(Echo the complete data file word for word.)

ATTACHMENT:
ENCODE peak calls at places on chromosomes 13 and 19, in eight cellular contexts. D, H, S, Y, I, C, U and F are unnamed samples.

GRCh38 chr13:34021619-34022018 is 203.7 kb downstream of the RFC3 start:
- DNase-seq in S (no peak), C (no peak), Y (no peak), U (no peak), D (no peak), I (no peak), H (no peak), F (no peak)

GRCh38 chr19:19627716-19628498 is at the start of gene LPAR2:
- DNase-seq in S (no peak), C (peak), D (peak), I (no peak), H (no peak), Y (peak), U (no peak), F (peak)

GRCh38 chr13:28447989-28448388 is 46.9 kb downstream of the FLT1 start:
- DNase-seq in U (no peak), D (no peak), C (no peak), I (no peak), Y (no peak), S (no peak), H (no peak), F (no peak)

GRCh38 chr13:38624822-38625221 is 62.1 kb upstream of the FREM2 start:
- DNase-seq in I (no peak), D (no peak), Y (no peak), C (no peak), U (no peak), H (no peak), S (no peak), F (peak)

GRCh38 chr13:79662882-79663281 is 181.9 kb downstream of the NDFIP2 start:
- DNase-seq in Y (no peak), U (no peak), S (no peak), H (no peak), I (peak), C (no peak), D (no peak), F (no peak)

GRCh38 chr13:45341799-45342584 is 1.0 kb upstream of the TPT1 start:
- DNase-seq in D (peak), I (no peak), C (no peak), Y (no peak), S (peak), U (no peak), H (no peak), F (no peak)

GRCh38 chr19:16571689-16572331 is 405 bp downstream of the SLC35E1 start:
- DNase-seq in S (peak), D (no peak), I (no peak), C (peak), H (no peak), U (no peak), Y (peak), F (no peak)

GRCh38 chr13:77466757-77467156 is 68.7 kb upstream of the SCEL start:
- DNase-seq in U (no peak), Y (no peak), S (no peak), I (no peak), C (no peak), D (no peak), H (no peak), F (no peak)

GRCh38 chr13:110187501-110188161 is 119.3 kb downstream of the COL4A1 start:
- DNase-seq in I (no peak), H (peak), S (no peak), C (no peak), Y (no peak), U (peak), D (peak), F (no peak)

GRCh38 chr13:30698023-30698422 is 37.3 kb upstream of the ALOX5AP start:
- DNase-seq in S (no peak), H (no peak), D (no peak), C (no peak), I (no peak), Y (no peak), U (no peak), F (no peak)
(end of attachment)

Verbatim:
ENCODE peak calls at places on chromosomes 13 and 19, in eight cellular contexts. D, H, S, Y, I, C, U and F are unnamed samples.

GRCh38 chr13:34021619-34022018 is 203.7 kb downstream of the RFC3 start:
- DNase-seq in S (no peak), C (no peak), Y (no peak), U (no peak), D (no peak), I (no peak), H (no peak), F (no peak)

GRCh38 chr19:19627716-19628498 is at the start of gene LPAR2:
- DNase-seq in S (no peak), C (peak), D (peak), I (no peak), H (no peak), Y (peak), U (no peak), F (peak)

GRCh38 chr13:28447989-28448388 is 46.9 kb downstream of the FLT1 start:
- DNase-seq in U (no peak), D (no peak), C (no peak), I (no peak), Y (no peak), S (no peak), H (no peak), F (no peak)

GRCh38 chr13:38624822-38625221 is 62.1 kb upstream of the FREM2 start:
- DNase-seq in I (no peak), D (no peak), Y (no peak), C (no peak), U (no peak), H (no peak), S (no peak), F (peak)

GRCh38 chr13:79662882-79663281 is 181.9 kb downstream of the NDFIP2 start:
- DNase-seq in Y (no peak), U (no peak), S (no peak), H (no peak), I (peak), C (no peak), D (no peak), F (no peak)

GRCh38 chr13:45341799-45342584 is 1.0 kb upstream of the TPT1 start:
- DNase-seq in D (peak), I (no peak), C (no peak), Y (no peak), S (peak), U (no peak), H (no peak), F (no peak)

GRCh38 chr19:16571689-16572331 is 405 bp downstream of the SLC35E1 start:
- DNase-seq in S (peak), D (no peak), I (no peak), C (peak), H (no peak), U (no peak), Y (peak), F (no peak)

GRCh38 chr13:77466757-77467156 is 68.7 kb upstream of the SCEL start:
- DNase-seq in U (no peak), Y (no peak), S (no peak), I (no peak), C (no peak), D (no peak), H (no peak), F (no peak)

GRCh38 chr13:110187501-110188161 is 119.3 kb downstream of the COL4A1 start:
- DNase-seq in I (no peak), H (peak), S (no peak), C (no peak), Y (no peak), U (peak), D (peak), F (no peak)

GRCh38 chr13:30698023-30698422 is 37.3 kb upstream of the ALOX5AP start:
- DNase-seq in S (no peak), H (no peak), D (no peak), C (no peak), I (no peak), Y (no peak), U (no peak), F (no peak)